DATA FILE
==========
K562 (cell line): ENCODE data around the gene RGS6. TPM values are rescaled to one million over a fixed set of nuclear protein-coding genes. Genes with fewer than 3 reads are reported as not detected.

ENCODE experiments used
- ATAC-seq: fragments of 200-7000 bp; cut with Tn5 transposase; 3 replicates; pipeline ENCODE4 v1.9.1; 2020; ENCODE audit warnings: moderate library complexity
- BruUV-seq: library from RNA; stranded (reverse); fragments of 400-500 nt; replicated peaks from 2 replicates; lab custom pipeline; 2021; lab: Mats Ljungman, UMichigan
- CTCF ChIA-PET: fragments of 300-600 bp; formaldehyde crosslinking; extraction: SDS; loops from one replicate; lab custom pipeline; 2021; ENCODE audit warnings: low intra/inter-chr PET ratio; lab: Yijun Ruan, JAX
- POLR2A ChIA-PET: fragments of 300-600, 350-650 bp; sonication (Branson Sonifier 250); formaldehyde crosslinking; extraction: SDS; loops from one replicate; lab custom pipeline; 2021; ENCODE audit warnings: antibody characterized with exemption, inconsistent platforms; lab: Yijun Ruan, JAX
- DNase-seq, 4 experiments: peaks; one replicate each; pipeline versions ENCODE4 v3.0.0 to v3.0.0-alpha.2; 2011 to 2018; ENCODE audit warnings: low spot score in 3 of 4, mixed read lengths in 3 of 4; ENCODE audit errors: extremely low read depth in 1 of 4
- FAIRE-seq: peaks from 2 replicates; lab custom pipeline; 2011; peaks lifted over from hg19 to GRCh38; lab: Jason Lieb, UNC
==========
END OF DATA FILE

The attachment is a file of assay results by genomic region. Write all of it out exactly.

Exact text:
K562 (cell line): ENCODE data around the gene RGS6. TPM values are rescaled to one million over a fixed set of nuclear protein-coding genes. Genes with fewer than 3 reads are reported as not detected.

ENCODE experiments used
- ATAC-seq: fragments of 200-7000 bp; cut with Tn5 transposase; 3 replicates; pipeline ENCODE4 v1.9.1; 2020; ENCODE audit warnings: moderate library complexity
- BruUV-seq: library from RNA; stranded (reverse); fragments of 400-500 nt; replicated peaks from 2 replicates; lab custom pipeline; 2021; lab: Mats Ljungman, UMichigan
- CTCF ChIA-PET: fragments of 300-600 bp; formaldehyde crosslinking; extraction: SDS; loops from one replicate; lab custom pipeline; 2021; ENCODE audit warnings: low intra/inter-chr PET ratio; lab: Yijun Ruan, JAX
- POLR2A ChIA-PET: fragments of 300-600, 350-650 bp; sonication (Branson Sonifier 250); formaldehyde crosslinking; extraction: SDS; loops from one replicate; lab custom pipeline; 2021; ENCODE audit warnings: antibody characterized with exemption, inconsistent platforms; lab: Yijun Ruan, JAX
- DNase-seq, 4 experiments: peaks; one replicate each; pipeline versions ENCODE4 v3.0.0 to v3.0.0-alpha.2; 2011 to 2018; ENCODE audit warnings: low spot score in 3 of 4, mixed read lengths in 3 of 4; ENCODE audit errors: extremely low read depth in 1 of 4
- FAIRE-seq: peaks from 2 replicates; lab custom pipeline; 2011; peaks lifted over from hg19 to GRCh38; lab: Jason Lieb, UNC